The intent of the Promoting Opportunity for Disability Benefit Applicants Act grants the Social Security Administration the power to provide those who were denied SSDI benefits with information on other support services. As the application process typically takes 100 or more days, workers are forced to wait for a decision regarding benefits when they could be re-entering the workforce. The goal of the Act is to ultimately help workers successfully re-enter the workforce and avoid the application process cycle.
Another bill introduced, The Improving the Quality of Disability Decisions Act of 2015, requires the Social Security Administration to review decisions made by Administrative Law judges in order to guarantee that they are complying with the law, as well as SSA’s policies. While the bill does not have a direct effect on spending, it does ensure uniformity in the consistency and quality of decisions that are made.
The third bill, The Disability Fraud Reduction and Unethical Deception (FRAUD) Prevention Act, imposes monetary penalties on those who attempt to defraud social security. The bill expands upon Social Security’s ability to protect the taxpayer’s money by exposing and punishing fraudulent activity. In addition to increasing the monetary penalty of a misstatement to $7,500, those who defraud could also incur a felony conviction and a sentence of ten years in prison.
Especially considering the pending legislation, if you are unable to work due to illness, mental or physical disability, contact an attorney who is experienced in obtaining Social Security benefits for their clients. Call The Law Offices of McIntyre, Donohue, Accardi, Salmonson, & Riordan, LLP at (866)557-7500.
The VA is considering the expansion of the 2012 Act passed by the Obama Administration that grants benefits to veterans and their families who lived at Camp LeJeune for at least thirty days between 1953 and 1987. Although the current Act covers 15 diseases that could result from exposure to water toxins at the base, the expansion would establish “presumptive status” for those who were exposed. This means that veterans and their families would be able to more easily receive benefits because it will be presumed that certain illnesses are the result of the exposed veterans’ military service.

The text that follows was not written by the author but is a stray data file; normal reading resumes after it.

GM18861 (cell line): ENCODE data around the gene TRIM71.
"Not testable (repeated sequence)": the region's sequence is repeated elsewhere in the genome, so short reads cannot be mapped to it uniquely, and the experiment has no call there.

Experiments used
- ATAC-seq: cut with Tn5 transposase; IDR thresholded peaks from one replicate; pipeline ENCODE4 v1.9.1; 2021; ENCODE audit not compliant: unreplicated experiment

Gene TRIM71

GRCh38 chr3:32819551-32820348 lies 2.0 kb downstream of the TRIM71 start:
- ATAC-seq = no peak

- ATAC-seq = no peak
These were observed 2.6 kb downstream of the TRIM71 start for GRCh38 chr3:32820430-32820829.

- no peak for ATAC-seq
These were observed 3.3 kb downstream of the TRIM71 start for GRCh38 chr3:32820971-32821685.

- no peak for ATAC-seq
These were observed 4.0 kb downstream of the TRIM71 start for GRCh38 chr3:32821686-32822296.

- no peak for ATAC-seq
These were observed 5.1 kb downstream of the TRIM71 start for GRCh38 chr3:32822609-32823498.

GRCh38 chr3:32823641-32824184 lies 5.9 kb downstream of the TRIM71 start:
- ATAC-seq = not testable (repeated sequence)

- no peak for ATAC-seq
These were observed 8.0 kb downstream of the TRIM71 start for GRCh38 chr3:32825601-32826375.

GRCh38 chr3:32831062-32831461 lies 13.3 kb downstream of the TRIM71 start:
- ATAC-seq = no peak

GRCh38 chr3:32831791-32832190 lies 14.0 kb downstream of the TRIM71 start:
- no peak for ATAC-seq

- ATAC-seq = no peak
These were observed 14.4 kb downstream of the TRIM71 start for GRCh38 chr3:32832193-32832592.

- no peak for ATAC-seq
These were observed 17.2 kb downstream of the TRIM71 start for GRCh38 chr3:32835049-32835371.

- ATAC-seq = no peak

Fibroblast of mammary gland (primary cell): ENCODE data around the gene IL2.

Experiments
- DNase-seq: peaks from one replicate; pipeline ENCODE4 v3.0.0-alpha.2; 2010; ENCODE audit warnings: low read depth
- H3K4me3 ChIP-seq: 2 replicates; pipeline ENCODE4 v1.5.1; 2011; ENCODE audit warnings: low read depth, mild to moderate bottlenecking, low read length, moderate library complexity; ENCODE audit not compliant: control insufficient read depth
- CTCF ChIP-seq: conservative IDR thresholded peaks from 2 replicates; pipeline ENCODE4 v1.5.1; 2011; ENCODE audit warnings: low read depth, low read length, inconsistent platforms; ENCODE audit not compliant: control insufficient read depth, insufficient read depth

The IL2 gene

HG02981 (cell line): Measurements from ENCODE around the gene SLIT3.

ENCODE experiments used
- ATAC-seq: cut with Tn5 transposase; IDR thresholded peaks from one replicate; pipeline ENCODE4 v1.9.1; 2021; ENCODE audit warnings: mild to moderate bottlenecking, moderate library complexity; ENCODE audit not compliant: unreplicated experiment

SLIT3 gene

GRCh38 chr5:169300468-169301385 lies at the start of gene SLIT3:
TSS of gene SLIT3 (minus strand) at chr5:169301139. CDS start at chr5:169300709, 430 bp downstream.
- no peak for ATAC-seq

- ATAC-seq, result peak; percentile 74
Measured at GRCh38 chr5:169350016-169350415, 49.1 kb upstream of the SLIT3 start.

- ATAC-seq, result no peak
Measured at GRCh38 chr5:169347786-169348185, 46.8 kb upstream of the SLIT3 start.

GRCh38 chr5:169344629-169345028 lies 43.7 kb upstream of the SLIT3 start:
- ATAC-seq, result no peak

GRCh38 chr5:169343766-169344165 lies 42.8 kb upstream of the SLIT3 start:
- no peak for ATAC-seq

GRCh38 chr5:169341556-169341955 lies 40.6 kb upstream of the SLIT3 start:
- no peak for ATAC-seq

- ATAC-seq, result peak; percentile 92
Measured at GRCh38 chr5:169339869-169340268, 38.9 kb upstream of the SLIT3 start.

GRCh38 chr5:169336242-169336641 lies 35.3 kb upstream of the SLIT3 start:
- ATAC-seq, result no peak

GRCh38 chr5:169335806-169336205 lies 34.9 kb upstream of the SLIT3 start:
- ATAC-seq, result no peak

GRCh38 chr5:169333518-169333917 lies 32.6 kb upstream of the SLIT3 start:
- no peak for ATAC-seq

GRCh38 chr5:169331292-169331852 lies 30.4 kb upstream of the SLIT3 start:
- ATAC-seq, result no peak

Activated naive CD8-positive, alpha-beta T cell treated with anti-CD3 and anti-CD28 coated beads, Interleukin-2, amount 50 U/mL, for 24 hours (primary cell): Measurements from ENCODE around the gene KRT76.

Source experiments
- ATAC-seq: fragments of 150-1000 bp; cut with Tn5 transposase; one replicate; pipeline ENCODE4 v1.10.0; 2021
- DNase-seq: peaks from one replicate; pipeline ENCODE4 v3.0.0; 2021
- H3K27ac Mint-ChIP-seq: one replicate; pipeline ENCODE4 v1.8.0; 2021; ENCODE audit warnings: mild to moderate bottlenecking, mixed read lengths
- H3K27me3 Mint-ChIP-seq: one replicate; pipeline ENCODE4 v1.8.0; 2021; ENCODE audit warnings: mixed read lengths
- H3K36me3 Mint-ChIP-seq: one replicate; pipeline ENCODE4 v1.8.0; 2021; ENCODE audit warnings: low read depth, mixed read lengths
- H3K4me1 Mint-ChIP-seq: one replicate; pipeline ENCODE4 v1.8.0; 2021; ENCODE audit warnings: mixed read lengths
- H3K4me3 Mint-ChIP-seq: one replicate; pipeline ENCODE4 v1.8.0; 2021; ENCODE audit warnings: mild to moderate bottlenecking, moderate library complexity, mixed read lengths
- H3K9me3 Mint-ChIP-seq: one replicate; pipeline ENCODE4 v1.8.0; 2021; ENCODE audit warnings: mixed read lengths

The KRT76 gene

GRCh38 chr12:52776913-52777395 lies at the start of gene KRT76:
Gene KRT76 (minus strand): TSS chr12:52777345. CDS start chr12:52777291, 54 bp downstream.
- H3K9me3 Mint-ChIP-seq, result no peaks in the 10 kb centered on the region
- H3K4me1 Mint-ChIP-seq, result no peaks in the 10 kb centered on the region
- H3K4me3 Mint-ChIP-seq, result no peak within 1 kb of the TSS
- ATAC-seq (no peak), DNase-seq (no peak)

Service members and their families who lived at Camp LeJeune in North Carolina between 1953 and 1987 were exposed to a number of toxins as a result of well water tainted by industrial chemicals. The water was discovered to have contained cancer-causing toxins in the 1980’s, leading to a shut down of the wells.
Despite many veterans seeking benefits for diseases linked to their service at the base, the VA continued to deny such claims until 2012 when the Honoring America’s Veterans and Caring for Camp Lejeune Families Act was passed to provide veterans with benefits for illnesses linked to Camp LeJeune. The Act was spurred by the tragic death of a 9 year old who was born on the base and succumbed to a rare form of cancer.
Currently, illnesses covered under the 2012 Act include esophageal cancer, lung cancer, breast cancer, bladder cancer, kidney cancer, leukemia, multiple myeloma, myelodysplastic syndromes, renal toxicity, hepatic steatosis, female infertility, miscarriage, scleroderma, neurobehavioral effects, and non-Hodgkin’s lymphoma. The VA will reimburse veterans and their family members for out of pocket medical expenses related to treatments of those conditions. For more information regarding Camp LeJeune benefits, click here.
If you have suffered a workplace injury or have incurred a disability connected to your military service, you may be entitled to compensation. Contact an experienced attorney who can advise you regarding your legal rights. Call the disability and Workers’ Compensation attorneys at The law McIntyre, Donohue, Accardi, Salmonson & Riordan, LLP at (866)557-7500.